Still Figuring It Out: Baram & Snieckus


If Elaine May and Mike Nichols were alive today that would be horrible, because Nichols was buried two years ago. (May is still alive.)

That said, I am sure they would be happy to know that the legacy they started in the 1950s is being continued quite ably by Naomi Snieckus and Matt Baram, who previewed their latest revue tonight at the John Candy Box Theatre in Toronto.

Long-standing staples on the Toronto comedy scene, Snieckus and Baram are veterans of the Second City and both have had their turn at television (Mr. D and Seed, respectively). But this real-life husband and wife are at their strongest when they stand across the stage from each other and reveal their neuroses in a mass therapy session that other people pay $15 to see.

The new show is aptly titled as they truly are still figuring it out. A combination of sketches, Nichols & May-style audio pieces, some improv, and playful audience banter, the show, which runs about 60 minutes, is still a work-in-progress, some bits decidedly more solid than others. But in many respects, that is the charm of a Baram & Snieckus production; it never feels complete.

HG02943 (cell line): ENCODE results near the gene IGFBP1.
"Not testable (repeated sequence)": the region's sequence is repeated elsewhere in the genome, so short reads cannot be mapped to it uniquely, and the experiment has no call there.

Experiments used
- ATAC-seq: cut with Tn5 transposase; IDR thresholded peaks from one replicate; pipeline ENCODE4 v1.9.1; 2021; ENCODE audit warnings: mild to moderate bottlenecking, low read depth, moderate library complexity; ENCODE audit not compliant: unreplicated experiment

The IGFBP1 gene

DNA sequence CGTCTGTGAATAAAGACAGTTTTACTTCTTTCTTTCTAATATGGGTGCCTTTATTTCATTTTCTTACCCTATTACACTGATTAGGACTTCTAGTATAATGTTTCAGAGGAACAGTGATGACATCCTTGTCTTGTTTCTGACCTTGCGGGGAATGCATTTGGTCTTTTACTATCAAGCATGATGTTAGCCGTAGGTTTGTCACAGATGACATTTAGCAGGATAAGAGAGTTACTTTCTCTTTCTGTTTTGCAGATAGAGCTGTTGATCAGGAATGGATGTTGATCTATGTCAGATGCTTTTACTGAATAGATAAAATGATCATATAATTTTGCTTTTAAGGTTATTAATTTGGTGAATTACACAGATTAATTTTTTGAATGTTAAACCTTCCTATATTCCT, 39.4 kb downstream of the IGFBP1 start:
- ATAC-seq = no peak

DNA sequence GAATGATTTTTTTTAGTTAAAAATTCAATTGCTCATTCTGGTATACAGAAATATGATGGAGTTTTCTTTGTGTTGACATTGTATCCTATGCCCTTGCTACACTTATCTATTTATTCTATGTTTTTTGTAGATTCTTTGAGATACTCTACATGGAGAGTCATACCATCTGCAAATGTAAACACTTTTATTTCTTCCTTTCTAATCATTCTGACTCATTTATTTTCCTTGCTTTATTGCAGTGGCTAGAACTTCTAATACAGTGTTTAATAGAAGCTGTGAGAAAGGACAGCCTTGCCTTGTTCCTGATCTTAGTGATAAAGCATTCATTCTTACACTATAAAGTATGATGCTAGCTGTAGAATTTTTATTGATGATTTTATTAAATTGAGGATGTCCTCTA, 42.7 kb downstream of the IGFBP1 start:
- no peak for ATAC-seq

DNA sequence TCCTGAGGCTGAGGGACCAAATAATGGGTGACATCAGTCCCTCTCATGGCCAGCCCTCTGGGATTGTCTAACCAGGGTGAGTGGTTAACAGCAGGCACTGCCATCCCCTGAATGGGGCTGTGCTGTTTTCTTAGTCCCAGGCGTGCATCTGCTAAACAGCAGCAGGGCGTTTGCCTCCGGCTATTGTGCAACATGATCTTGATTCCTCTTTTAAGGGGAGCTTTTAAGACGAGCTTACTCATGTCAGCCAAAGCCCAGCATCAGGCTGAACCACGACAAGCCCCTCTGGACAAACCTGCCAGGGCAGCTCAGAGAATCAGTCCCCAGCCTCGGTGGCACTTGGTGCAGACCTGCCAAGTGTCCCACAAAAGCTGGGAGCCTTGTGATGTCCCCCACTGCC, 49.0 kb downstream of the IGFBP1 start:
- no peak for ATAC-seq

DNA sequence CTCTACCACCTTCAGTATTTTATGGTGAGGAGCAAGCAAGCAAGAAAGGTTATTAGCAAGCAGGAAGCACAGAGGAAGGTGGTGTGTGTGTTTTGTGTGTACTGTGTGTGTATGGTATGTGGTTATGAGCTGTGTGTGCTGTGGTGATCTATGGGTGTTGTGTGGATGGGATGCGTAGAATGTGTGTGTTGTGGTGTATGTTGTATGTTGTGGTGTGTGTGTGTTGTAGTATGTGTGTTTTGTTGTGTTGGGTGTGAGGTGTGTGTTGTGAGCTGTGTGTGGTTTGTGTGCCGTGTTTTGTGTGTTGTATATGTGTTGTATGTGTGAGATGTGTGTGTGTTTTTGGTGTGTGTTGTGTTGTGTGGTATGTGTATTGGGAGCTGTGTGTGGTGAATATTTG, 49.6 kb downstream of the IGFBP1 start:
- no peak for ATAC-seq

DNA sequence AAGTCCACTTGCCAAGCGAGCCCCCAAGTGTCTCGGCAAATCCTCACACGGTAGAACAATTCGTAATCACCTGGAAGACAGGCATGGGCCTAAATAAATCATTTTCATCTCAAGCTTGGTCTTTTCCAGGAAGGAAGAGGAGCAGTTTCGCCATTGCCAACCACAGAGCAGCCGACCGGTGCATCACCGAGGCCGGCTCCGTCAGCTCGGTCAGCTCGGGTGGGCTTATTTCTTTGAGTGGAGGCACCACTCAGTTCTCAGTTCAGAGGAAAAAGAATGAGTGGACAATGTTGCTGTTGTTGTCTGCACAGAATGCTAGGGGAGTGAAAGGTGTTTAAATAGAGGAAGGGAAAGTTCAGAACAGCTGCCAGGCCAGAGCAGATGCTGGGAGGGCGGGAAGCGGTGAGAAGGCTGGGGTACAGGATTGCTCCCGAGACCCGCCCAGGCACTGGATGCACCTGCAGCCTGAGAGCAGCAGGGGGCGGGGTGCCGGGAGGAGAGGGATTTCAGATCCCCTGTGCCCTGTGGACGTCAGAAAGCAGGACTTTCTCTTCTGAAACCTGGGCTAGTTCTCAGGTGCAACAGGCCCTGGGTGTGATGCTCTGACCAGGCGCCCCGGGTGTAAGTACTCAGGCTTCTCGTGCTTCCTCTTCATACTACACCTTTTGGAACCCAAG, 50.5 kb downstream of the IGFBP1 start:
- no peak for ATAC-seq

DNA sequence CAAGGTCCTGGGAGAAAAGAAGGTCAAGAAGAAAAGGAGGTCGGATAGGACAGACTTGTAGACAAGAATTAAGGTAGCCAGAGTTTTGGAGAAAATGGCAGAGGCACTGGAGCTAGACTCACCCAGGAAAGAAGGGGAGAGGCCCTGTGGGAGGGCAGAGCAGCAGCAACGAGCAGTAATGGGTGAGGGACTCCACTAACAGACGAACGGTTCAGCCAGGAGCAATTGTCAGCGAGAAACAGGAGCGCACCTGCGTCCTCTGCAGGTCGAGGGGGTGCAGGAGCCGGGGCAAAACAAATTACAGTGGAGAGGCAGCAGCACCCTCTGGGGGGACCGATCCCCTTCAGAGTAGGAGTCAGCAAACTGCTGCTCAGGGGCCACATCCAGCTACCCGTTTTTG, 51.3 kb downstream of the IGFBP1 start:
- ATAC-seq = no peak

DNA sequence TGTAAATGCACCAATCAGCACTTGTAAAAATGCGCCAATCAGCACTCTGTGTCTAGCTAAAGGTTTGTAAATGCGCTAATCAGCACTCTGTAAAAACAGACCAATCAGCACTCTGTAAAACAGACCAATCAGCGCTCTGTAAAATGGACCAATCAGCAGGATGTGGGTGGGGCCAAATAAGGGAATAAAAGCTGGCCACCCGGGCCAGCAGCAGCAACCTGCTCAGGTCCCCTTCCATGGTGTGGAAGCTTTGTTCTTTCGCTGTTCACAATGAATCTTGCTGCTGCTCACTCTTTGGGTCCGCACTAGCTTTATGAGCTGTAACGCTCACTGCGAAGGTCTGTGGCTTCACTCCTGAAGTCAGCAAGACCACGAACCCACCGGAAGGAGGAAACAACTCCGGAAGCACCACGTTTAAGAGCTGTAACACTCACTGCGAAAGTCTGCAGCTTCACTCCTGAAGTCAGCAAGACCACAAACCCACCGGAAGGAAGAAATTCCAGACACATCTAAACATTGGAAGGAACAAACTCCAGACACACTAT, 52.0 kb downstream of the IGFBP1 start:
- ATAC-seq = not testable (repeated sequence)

This is a couple who consistently commit to their craft, who are willing to run with anything that comes up—including an audience suggestion of Dante’s cab ride, which turned into a motivational moment for an under-performing Satan with Daddy issues. But what makes this particularly charming is they are not afraid to let the audience know when they realize a bit isn’t working, and we all lean forward to see how they’ll extract themselves.

Their choice of venue facilitates this intimacy with the audience.

Although I have every confidence that Baram & Snieckus would have no trouble holding an audience in a large theatre, all of the revues that I have attended occurred in small venues, holding no more than 100 seats. The John Candy Box Theatre is no exception, and the audience sits so close to the stage that they become a tripping hazard for the performers.